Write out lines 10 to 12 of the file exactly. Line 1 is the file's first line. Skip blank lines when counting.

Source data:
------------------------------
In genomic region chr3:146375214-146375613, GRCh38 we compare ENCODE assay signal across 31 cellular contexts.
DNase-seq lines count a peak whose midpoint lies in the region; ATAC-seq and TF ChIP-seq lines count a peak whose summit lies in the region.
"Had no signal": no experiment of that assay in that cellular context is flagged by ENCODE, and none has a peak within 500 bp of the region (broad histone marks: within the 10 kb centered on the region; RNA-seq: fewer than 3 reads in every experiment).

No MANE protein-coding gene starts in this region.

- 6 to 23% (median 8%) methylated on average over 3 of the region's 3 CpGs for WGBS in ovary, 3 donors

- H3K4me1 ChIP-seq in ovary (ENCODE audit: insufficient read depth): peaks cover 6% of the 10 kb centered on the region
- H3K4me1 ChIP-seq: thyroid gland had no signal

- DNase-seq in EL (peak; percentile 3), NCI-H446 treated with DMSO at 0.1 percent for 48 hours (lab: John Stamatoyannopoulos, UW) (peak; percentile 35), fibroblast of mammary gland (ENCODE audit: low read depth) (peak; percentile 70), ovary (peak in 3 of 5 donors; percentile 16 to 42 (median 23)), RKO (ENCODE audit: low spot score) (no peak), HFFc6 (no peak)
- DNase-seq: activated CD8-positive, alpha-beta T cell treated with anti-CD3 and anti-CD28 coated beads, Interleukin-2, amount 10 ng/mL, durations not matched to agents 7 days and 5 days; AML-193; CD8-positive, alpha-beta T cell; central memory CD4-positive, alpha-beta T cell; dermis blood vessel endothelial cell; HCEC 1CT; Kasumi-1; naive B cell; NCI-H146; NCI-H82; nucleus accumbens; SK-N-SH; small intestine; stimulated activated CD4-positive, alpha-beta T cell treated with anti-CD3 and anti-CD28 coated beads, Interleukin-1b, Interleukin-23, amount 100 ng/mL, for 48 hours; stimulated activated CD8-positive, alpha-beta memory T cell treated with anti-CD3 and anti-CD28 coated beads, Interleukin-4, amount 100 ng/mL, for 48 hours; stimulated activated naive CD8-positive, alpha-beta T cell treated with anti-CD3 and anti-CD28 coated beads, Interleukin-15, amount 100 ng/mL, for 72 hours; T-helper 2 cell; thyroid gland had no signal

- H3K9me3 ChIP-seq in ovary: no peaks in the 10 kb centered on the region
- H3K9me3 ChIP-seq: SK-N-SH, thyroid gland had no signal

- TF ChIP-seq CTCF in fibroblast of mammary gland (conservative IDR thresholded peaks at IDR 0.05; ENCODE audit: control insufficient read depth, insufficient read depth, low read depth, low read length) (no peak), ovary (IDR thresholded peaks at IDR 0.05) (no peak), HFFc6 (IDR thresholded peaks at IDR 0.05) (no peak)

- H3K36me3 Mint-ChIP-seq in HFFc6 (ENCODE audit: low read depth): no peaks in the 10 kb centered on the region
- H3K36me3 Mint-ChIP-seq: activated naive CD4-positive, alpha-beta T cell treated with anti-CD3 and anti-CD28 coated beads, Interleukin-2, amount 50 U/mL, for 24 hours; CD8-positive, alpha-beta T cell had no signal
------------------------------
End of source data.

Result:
- H3K9me3 ChIP-seq in ovary: no peaks in the 10 kb centered on the region
- H3K9me3 ChIP-seq: SK-N-SH, thyroid gland had no signal

- TF ChIP-seq CTCF in fibroblast of mammary gland (conservative IDR thresholded peaks at IDR 0.05; ENCODE audit: control insufficient read depth, insufficient read depth, low read depth, low read length) (no peak), ovary (IDR thresholded peaks at IDR 0.05) (no peak), HFFc6 (IDR thresholded peaks at IDR 0.05) (no peak)